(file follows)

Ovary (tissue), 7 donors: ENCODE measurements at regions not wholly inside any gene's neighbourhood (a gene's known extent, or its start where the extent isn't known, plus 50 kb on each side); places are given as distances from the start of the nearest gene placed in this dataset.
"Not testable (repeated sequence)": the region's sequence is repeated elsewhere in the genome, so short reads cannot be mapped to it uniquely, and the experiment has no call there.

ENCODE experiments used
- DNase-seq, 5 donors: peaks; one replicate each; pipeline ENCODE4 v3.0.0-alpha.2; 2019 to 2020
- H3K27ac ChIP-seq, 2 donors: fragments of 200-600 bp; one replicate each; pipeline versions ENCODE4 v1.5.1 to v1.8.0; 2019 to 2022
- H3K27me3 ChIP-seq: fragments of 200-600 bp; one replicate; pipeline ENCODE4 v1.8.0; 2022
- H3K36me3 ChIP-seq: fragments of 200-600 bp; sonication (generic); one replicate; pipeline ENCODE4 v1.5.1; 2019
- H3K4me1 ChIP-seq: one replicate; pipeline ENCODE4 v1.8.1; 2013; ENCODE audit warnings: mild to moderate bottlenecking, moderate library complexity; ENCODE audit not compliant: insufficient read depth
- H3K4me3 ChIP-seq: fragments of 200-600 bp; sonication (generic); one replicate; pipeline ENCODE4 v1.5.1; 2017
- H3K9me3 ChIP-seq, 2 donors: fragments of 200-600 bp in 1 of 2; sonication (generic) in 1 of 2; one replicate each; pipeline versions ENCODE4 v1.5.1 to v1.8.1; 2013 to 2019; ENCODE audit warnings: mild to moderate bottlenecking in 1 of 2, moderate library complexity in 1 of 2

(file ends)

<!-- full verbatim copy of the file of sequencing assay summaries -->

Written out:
Ovary (tissue), 7 donors: ENCODE measurements at regions not wholly inside any gene's neighbourhood (a gene's known extent, or its start where the extent isn't known, plus 50 kb on each side); places are given as distances from the start of the nearest gene placed in this dataset.
"Not testable (repeated sequence)": the region's sequence is repeated elsewhere in the genome, so short reads cannot be mapped to it uniquely, and the experiment has no call there.

ENCODE experiments used
- DNase-seq, 5 donors: peaks; one replicate each; pipeline ENCODE4 v3.0.0-alpha.2; 2019 to 2020
- H3K27ac ChIP-seq, 2 donors: fragments of 200-600 bp; one replicate each; pipeline versions ENCODE4 v1.5.1 to v1.8.0; 2019 to 2022
- H3K27me3 ChIP-seq: fragments of 200-600 bp; one replicate; pipeline ENCODE4 v1.8.0; 2022
- H3K36me3 ChIP-seq: fragments of 200-600 bp; sonication (generic); one replicate; pipeline ENCODE4 v1.5.1; 2019
- H3K4me1 ChIP-seq: one replicate; pipeline ENCODE4 v1.8.1; 2013; ENCODE audit warnings: mild to moderate bottlenecking, moderate library complexity; ENCODE audit not compliant: insufficient read depth
- H3K4me3 ChIP-seq: fragments of 200-600 bp; sonication (generic); one replicate; pipeline ENCODE4 v1.5.1; 2017
- H3K9me3 ChIP-seq, 2 donors: fragments of 200-600 bp in 1 of 2; sonication (generic) in 1 of 2; one replicate each; pipeline versions ENCODE4 v1.5.1 to v1.8.1; 2013 to 2019; ENCODE audit warnings: mild to moderate bottlenecking in 1 of 2, moderate library complexity in 1 of 2